Microsoft’s Windows 10: Some issues to consider before you upgrade

Microsoft Corp. is releasing Windows 10 in 190 countries Wednesday as a free update for most people currently running Windows 8.1 or 7 (Service Pack 1). (Robert Galbraith/Reuters)

A lot will be riding on the mass-market release next week of Microsoft’s latest operating system, Windows 10.

The Redmond, Wash.-based software giant earned scathing reviews for its previous OS, the buggy and awkward Windows 8 (yes, they’re skipping version 9).

As a result, most users never upgraded, requiring Microsoft to support and provide security patches for a bigger mishmash of platforms.

To entice customers to take the leap this time, the company made the unprecedented announcement in January that Windows 10 will be free for most owners of Windows 7 and 8, as long as they upgrade within the first year.

“It’s in Microsoft’s interests — from an update, security and customer satisfaction standpoint — to get more of its users on the same OS which it will be updating on a constant basis,” said Mary Jo Foley, editor of theAll About Microsoft blog at

Just because the new system software is free, however, doesn’t mean everyone should jump on it right away, or even at all, experts say. Here are some points to consider:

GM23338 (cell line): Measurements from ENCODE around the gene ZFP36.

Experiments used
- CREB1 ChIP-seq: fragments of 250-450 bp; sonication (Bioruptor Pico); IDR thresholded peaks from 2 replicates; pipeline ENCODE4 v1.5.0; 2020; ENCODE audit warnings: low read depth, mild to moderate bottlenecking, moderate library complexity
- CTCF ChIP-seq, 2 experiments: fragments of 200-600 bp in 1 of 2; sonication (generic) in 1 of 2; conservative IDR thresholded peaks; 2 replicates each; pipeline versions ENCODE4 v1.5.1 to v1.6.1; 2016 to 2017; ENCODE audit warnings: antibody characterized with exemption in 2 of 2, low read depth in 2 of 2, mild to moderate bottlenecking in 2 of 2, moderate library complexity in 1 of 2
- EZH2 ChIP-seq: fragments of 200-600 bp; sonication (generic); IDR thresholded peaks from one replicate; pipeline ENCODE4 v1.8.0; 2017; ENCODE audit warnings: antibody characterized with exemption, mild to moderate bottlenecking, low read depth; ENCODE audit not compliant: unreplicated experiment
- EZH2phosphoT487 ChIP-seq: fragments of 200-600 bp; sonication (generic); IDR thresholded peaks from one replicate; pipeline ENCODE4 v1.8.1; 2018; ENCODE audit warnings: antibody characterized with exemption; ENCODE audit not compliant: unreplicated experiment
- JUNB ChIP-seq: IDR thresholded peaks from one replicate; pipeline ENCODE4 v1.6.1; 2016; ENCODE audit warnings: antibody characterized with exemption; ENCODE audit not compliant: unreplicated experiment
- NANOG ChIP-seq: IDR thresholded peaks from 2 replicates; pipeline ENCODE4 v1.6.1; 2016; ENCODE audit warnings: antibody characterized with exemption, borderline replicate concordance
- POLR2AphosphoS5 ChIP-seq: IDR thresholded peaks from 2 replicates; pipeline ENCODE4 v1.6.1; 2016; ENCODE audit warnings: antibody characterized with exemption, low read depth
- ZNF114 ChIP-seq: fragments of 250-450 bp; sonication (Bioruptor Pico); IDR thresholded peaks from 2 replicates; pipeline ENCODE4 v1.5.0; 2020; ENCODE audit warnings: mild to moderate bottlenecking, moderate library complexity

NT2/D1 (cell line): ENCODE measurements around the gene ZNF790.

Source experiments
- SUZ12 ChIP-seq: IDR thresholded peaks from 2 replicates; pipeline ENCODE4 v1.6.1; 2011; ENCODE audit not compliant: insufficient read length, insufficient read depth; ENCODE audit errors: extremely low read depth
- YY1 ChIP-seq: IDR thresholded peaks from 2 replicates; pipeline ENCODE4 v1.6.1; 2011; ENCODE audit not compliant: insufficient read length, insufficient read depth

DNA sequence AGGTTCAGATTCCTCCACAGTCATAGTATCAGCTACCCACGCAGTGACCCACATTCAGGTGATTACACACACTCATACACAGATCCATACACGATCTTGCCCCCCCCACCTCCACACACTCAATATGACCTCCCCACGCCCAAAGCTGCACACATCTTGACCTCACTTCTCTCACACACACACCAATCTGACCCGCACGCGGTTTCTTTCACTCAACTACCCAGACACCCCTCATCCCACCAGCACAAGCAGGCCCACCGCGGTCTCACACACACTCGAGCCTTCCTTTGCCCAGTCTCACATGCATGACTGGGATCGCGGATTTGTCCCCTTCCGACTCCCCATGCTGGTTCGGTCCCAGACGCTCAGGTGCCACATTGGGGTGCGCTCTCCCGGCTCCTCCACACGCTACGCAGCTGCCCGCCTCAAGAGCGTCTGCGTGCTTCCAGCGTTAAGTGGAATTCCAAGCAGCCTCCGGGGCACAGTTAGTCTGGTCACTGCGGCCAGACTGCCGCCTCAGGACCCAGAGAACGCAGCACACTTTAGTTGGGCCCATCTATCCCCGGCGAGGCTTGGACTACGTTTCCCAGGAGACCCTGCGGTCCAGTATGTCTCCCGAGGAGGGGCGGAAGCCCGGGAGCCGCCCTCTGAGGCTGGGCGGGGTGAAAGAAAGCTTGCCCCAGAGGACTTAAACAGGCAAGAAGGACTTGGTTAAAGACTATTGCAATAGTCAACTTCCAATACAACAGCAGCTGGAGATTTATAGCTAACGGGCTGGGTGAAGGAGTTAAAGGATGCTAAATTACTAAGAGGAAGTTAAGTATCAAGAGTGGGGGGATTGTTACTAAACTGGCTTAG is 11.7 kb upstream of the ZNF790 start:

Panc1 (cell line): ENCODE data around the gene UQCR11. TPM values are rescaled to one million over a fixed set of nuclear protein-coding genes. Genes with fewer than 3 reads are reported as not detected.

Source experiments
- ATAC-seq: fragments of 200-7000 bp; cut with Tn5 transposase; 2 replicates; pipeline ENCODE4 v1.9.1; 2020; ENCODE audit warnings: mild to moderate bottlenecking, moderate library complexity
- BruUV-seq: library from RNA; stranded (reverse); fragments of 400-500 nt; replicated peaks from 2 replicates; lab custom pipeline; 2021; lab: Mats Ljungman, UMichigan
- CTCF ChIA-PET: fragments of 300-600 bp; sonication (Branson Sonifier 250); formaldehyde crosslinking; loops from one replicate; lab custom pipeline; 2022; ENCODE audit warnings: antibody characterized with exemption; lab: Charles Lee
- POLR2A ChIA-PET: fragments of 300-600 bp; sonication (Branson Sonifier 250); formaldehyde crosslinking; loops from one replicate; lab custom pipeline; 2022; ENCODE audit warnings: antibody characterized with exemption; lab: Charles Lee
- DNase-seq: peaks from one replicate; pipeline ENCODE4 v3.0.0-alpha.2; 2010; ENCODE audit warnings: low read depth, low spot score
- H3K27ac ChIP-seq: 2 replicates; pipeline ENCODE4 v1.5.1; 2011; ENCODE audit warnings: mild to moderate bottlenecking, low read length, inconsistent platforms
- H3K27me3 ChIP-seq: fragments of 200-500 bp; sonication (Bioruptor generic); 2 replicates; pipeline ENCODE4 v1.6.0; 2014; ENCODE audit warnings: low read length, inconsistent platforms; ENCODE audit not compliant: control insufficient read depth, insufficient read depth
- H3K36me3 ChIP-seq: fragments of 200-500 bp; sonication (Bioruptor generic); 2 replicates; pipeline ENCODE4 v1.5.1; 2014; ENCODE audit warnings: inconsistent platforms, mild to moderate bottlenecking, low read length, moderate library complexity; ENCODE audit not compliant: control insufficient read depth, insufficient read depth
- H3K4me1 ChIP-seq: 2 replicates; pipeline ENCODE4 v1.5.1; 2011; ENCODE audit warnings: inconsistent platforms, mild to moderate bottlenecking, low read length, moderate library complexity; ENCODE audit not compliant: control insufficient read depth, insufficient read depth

1. Bugs

Most major new software versions come with a bevy of added features, but that means they also often have a lot kinks to iron out.

“Especially with Microsoft products, there’s often lots of problems when they first come out,” said Heinz Deubler, a certified Microsoft systems expert who runs an IT firm in Vancouver.

He said he hasn’t tested out a pre-release version of Windows 10 yet, but will approach it with his usual caution around Windows upgrades.

“I’m telling my clients, don’t touch it until it’s been out for about six months. The rule of thumb is to wait for the first service pack.”

The thinking goes like this: Once Windows 10 has had a chance to be installed on the many brands and configurations of computers that can run it, IT experts will have a better sense of how it performs in different conditions, and users can then decide whether they want it for their own devices.

2. Forced updates

One of the Windows 10 features that has some industry experts wary is that, for home users, it forces you to accept system updates from Microsoft. In other words, Windows will automatically download and install, in the background, whatever amendments Microsoft comes out with.

For security patches — fixes to the system software that plug security gaps and prevent malicious software installation — that’s generally a good thing. But for other features, not all users are content to give Microsoft control over what’s installed on their machine — especially until the new features have been widely tested and deemed glitch-free.  

“Another problem I have with automatic updating is that it could become a conduit for offloading junkware onto users,” writes computer books author Adrian Kingsley-Hughes.